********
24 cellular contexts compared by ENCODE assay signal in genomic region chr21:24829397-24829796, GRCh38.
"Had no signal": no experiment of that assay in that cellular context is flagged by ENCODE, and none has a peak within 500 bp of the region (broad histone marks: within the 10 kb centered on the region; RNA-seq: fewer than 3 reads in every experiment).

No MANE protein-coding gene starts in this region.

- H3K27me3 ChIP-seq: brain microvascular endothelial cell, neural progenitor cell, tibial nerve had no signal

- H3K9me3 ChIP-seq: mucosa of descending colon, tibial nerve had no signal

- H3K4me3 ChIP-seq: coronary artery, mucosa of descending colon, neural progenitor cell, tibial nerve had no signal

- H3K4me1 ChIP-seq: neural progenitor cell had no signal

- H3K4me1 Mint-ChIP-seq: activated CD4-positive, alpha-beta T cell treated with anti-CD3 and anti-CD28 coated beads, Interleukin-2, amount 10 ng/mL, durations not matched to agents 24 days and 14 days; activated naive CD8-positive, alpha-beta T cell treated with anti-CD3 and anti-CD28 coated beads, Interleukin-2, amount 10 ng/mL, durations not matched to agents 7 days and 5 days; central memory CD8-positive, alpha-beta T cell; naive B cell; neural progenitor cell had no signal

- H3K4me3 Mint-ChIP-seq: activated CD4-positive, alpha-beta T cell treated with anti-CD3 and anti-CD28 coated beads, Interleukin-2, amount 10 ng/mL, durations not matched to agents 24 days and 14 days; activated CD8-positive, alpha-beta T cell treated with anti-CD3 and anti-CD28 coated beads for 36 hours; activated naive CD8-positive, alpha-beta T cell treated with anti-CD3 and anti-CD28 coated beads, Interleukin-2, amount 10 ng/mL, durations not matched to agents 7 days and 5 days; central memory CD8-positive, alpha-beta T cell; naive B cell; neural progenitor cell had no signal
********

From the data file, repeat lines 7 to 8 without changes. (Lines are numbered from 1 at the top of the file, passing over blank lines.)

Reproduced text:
- H3K4me1 ChIP-seq: neural progenitor cell had no signal

- H3K4me1 Mint-ChIP-seq: activated CD4-positive, alpha-beta T cell treated with anti-CD3 and anti-CD28 coated beads, Interleukin-2, amount 10 ng/mL, durations not matched to agents 24 days and 14 days; activated naive CD8-positive, alpha-beta T cell treated with anti-CD3 and anti-CD28 coated beads, Interleukin-2, amount 10 ng/mL, durations not matched to agents 7 days and 5 days; central memory CD8-positive, alpha-beta T cell; naive B cell; neural progenitor cell had no signal